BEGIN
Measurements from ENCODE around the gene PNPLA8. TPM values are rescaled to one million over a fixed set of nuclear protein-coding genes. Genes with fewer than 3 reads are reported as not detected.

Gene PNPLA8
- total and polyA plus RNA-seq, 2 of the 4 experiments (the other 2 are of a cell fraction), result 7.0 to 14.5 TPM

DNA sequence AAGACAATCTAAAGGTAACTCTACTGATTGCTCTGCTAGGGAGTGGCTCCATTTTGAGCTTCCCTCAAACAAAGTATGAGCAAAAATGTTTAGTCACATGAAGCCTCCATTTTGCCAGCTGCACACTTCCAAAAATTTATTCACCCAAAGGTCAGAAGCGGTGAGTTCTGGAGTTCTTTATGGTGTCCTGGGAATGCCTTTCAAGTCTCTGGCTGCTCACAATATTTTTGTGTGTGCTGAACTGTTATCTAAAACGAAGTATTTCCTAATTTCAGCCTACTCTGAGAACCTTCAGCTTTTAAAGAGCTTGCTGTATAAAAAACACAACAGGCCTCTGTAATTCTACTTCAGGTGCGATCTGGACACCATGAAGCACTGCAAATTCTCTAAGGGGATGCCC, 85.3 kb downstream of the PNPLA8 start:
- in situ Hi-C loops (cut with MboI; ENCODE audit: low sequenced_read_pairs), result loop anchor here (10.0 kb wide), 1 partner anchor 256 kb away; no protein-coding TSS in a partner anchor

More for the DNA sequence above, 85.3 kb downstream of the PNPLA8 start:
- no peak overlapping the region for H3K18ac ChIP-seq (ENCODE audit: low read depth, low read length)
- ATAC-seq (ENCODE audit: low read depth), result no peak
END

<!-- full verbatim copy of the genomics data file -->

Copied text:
Measurements from ENCODE around the gene PNPLA8. TPM values are rescaled to one million over a fixed set of nuclear protein-coding genes. Genes with fewer than 3 reads are reported as not detected.

Gene PNPLA8
- total and polyA plus RNA-seq, 2 of the 4 experiments (the other 2 are of a cell fraction), result 7.0 to 14.5 TPM

DNA sequence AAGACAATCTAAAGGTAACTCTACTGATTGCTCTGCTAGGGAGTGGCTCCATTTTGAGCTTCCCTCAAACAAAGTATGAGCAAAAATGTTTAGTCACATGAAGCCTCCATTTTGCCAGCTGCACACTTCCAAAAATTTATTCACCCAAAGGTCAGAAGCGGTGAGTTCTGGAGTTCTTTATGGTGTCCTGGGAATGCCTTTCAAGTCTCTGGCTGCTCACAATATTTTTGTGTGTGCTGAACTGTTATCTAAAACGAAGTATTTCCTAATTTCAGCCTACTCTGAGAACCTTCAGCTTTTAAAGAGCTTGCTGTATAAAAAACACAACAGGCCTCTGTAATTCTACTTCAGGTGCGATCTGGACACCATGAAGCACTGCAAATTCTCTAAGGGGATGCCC, 85.3 kb downstream of the PNPLA8 start:
- in situ Hi-C loops (cut with MboI; ENCODE audit: low sequenced_read_pairs), result loop anchor here (10.0 kb wide), 1 partner anchor 256 kb away; no protein-coding TSS in a partner anchor

More for the DNA sequence above, 85.3 kb downstream of the PNPLA8 start:
- no peak overlapping the region for H3K18ac ChIP-seq (ENCODE audit: low read depth, low read length)
- ATAC-seq (ENCODE audit: low read depth), result no peak